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I want to send an object as a UDP packet and then receiving the object on the server. I have the client side figure out, but I can't get the server to read in the datagram correctly.

Client Code:

public void sendMessage() {
        ByteArrayOutputStream bStream = new ByteArrayOutputStream();

        try {
            ObjectOutput oo = new ObjectOutputStream(bStream);
            oo.writeObject(asset);
            // Send it

            byte[] serializedMessage = bStream.toByteArray();

            DatagramPacket sendPacket = new DatagramPacket(serializedMessage,
                    serializedMessage.length, ipAddress, sPort);
            clientSocket.send(sendPacket);
            oo.close();

        } catch (IOException e) {
            // TODO Auto-generated catch block
            e.printStackTrace();
        }

    }

Server Failed Attempt.

public void startServer() {
    try {
         serverSocket = new DatagramSocket(this.serverPort);
         serverSocket.receive(new DatagramPacket()); /*Code fails here, I realise
         * the constructor does not have input, but I can not figure out how to init
         *a buffer whose size I do not know beforehand.
         */
       this.threadPool.execute(new QueryTask(packet));
    } catch (IOException e) {
       // TODO Auto-generated catch block
       e.printStackTrace();
        }
}

I used the following question Sending Objects Across Network using UDP in Java to send the object in, but it did not show how he received said object.

Question 2: Is it better to create a new thread once i receive and parsed out the packet or should I create a new thread with the DatagramSocket over the Datagrampacket?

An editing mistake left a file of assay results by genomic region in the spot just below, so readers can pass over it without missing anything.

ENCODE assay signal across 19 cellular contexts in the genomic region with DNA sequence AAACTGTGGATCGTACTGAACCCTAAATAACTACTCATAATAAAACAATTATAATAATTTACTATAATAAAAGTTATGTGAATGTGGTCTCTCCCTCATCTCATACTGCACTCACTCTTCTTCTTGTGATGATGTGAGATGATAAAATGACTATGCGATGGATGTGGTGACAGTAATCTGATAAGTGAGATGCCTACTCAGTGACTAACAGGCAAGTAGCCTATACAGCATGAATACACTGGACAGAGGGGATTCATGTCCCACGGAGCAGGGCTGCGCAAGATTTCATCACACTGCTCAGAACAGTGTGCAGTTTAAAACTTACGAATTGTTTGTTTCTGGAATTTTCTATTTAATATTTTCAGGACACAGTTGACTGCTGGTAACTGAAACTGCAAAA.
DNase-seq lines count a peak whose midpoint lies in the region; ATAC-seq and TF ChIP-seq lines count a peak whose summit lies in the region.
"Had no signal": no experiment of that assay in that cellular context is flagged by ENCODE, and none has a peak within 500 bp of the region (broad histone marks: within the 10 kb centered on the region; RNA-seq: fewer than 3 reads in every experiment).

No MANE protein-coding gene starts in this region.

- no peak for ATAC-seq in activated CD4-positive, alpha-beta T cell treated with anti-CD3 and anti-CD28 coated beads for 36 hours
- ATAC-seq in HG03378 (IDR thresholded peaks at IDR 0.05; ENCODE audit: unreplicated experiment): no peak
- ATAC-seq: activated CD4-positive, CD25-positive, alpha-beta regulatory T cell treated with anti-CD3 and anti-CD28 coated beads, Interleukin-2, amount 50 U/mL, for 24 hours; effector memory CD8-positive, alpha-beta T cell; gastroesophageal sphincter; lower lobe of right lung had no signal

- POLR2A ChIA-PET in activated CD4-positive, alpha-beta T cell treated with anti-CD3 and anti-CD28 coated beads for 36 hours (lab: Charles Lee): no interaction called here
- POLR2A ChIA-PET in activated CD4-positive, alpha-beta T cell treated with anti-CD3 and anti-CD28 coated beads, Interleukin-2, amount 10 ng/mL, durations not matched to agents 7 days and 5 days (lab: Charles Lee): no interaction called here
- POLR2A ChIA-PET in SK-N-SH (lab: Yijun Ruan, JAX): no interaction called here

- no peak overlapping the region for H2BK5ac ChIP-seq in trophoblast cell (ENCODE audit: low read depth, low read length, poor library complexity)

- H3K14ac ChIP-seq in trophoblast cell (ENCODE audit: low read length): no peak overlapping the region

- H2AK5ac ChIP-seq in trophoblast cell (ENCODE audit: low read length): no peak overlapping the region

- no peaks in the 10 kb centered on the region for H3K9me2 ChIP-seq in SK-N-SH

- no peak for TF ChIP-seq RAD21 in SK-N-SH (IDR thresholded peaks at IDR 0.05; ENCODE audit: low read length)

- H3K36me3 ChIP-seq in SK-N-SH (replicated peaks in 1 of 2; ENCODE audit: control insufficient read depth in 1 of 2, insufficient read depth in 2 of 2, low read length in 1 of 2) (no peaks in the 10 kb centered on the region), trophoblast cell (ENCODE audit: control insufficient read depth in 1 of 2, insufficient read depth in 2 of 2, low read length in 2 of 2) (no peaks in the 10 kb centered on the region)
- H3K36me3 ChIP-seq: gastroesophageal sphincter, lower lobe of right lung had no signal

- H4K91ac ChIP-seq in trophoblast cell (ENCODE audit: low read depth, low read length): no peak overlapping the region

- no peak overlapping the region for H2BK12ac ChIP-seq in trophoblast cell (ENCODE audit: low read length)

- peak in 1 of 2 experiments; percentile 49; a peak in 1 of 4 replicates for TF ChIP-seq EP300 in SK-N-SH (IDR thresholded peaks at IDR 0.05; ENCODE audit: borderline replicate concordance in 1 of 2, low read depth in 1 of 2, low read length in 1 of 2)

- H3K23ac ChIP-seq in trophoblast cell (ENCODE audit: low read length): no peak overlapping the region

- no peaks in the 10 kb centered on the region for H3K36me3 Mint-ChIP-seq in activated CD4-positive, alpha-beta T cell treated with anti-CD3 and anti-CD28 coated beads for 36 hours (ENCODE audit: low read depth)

Thanks In Advance.

share|improve this question
    
I know you are specifically asking about Datagram UDP connections, but have you considered RMI/JAX-WS(SOAP)/JAX-REST? –  dngfng Oct 18 '12 at 7:06
    
Also you may find that this answers your question: stackoverflow.com/questions/3997459/… –  dngfng Oct 18 '12 at 7:08
    

2 Answers 2

up vote 2 down vote accepted

Create a buffer that is one bigger than the largest packet you expect to receive. Then if you ever get a packet that size, it is an overflow. Note that you should re-initialize the DatagramPacket's length before every receive, otherwise it keeps shrinking to the smallest datagram received so far.

If you can process packets quickly enough you don't really need threads at all with UDP, there being no connections to handle.

share|improve this answer

As you already seen, datagramm packet needs buffer to write stuff into. I would create buffer which is just big enough for intendet data (UDP specifies 65K for IPV4 and 4G for IPV6). And if I were you , I would not use java.io serialisation as it is going to break on every class change ( or even sometimes compiler change ). Use more robust serialisation means like JSON ( with jackson / gson ) or XML or protobuf

share|improve this answer
1  
UDP does not 'specify 65K for UDP'. The maximum size of an IPv4 UDP payload is 65535-20-8=65507 bytes. Java Object Serialization does not 'break on every class change' unless you mismanage it –  EJP Oct 18 '12 at 9:33
    
sometimes it breaks on the compiler change and perfromance is not really impressive. –  Konstantin Pribluda Oct 18 '12 at 11:54
    
'Sometimes' is not the same as 'every class change', is it? –  EJP Oct 18 '12 at 11:55
    
Yeah my server is breaking the object when it reconstructs it. It seems that it can't get the variables that are in an abstract base class, but all the variable in the concrete class show up :( –  user597608 Oct 18 '12 at 18:50
1  
abstract base class hast to be also serializable down to last turtle, both sides shall be compiled with same compiler etc - grab you gson, or jackson, or protobuf and marshal your data some portable format. –  Konstantin Pribluda Oct 18 '12 at 19:45

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